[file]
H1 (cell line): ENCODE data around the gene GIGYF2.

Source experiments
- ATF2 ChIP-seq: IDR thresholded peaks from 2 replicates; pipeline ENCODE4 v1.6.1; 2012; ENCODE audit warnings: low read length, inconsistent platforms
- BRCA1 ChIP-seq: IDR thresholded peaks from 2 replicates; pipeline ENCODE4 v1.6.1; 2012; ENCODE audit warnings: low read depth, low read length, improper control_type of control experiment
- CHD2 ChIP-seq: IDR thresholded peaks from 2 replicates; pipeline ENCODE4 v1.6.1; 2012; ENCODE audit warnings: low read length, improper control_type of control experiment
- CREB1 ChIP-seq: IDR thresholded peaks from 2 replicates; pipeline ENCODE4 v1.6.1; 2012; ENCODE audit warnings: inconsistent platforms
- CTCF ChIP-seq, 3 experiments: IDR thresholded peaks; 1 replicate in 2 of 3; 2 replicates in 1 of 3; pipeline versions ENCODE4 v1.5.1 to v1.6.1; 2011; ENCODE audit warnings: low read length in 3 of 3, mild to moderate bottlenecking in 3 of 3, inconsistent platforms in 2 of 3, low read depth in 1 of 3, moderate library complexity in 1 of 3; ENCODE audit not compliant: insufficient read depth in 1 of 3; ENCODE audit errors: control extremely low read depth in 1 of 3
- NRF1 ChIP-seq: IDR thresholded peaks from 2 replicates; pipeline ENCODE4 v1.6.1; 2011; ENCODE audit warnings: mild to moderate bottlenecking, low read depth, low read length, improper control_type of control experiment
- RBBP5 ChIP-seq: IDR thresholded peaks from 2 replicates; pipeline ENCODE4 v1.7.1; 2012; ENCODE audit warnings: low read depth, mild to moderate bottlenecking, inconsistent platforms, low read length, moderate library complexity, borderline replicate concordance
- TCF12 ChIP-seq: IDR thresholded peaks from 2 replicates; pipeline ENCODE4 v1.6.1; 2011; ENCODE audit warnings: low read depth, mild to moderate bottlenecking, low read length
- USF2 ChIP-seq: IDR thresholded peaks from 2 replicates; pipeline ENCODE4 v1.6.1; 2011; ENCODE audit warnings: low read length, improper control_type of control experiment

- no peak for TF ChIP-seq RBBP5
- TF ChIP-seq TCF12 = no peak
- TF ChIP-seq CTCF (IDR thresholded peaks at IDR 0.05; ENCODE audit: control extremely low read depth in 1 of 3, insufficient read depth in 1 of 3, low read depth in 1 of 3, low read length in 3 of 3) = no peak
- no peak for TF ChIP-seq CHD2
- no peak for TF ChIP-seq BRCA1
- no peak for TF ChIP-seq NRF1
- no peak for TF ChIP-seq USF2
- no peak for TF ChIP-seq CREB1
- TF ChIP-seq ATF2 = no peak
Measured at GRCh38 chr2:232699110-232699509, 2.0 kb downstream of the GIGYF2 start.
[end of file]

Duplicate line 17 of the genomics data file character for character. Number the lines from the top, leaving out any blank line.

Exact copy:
- no peak for TF ChIP-seq NRF1